My mother is a deaconess in her Protestant church. She is also the organist. It is a very small congregation in a small church in a small New England town.
Mom had been busier than usual this past advent. She was always running around, trying to do so much for so many. She was pretty stressed and I was worried about her. After all, she is 81 years old!
Her church had a special service on Christmas Eve. They had practiced the Christmas songs over and over and she was excited to play the organ for it. But she was so tired, she fell asleep in her living room chair. When she woke up, a quick look at her clock threw her into a panic. She was going to be about 20 to 30 minutes late for the service! Oh no!
She got dressed in a hurry and ran out the door and drove to the church, so upset about being so late. Did they start without her? Did they sing anyway? What were they thinking?
My mother rushed into the church and everyone looked up and breathed a collective sigh of relief. And then started asking questions.
Where had she been? Was she OK? They had tried to call her but got no answer. The pastor told her that they had decided to pray when they could not reach her. They were starting to imagine the worst. And then, five minutes later, she walked into the church, safe and sound.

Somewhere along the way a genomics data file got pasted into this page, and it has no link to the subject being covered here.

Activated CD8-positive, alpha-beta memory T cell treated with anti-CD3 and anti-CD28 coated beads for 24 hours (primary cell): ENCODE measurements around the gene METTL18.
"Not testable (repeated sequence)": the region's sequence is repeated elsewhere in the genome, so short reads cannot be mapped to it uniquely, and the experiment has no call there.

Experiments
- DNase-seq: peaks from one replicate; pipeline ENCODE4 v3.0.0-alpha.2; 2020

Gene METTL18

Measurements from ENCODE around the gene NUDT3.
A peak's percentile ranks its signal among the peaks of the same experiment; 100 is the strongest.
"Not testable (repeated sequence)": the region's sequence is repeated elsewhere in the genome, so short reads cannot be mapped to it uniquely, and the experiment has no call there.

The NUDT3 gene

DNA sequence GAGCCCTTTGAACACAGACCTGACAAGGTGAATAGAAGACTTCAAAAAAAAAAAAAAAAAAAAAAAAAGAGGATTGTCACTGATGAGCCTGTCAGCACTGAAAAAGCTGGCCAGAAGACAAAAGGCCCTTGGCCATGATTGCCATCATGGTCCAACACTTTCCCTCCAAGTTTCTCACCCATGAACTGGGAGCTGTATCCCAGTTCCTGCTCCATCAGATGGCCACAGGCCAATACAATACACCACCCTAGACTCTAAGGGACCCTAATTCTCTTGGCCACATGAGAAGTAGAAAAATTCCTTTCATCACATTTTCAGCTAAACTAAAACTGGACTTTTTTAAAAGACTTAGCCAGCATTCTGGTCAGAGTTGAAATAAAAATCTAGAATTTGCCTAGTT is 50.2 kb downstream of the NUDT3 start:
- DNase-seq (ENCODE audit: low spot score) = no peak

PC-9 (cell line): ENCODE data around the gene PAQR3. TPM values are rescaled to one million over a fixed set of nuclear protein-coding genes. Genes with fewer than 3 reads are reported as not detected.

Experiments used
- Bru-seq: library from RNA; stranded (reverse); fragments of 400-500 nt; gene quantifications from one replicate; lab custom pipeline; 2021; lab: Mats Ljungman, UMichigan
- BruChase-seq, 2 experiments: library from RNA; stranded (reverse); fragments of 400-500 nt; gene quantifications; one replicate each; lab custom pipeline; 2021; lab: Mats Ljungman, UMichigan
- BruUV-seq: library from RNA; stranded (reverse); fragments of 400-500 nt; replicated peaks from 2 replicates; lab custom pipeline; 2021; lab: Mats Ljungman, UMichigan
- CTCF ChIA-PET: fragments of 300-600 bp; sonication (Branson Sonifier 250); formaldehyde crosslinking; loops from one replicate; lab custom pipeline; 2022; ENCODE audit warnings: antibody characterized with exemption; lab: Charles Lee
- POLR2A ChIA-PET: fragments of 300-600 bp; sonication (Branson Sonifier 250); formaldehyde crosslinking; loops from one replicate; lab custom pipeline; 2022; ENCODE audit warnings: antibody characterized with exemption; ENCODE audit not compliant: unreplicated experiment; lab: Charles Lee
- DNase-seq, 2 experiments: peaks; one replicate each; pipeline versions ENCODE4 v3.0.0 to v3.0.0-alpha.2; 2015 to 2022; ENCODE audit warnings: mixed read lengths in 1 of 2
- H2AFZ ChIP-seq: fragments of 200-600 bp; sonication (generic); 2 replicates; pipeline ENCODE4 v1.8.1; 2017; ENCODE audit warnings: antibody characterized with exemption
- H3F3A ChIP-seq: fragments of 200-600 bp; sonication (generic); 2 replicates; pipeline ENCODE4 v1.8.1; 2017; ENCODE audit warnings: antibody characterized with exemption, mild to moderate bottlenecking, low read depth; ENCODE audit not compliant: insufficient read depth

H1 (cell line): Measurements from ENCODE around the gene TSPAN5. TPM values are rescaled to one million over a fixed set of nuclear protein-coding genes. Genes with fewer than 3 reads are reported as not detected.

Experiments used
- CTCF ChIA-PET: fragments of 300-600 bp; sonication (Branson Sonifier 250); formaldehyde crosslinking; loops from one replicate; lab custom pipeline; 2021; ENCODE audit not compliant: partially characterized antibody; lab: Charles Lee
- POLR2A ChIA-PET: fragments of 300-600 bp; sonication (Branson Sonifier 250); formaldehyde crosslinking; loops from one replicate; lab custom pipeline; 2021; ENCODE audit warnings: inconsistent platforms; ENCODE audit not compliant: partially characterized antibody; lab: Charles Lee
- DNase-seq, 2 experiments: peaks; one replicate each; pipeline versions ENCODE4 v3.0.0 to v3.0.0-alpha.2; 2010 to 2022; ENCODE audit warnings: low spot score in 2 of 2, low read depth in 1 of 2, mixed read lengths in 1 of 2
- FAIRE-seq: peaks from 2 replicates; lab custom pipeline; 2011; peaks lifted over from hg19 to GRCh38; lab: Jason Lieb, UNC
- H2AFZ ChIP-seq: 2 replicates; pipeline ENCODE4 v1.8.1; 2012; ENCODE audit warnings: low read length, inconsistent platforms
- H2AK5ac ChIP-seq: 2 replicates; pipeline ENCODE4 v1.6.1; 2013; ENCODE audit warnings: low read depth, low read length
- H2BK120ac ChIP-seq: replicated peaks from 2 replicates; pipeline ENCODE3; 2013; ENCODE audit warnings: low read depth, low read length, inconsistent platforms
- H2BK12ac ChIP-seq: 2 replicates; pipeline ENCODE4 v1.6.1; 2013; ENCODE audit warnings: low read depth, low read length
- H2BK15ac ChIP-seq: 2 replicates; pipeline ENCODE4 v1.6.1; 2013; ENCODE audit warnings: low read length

And when they all settled down, they finally began the Christmas Eve service, singing with joy for more reasons than one.
Last Sunday, sometime during the service, the pastor asked the music director (my mother) to please step up to the front of the church where he was standing. Then he told her he had a gift to give her, something he thought she needed.
And he handed her a big, battery-operated alarm clock!
And the whole congregation broke out into gales of laughter. My mother, normally so shy, laughed right along with them. Feeling loved and safe, she knew she was blessed to be part of this church community.
She knew she was home.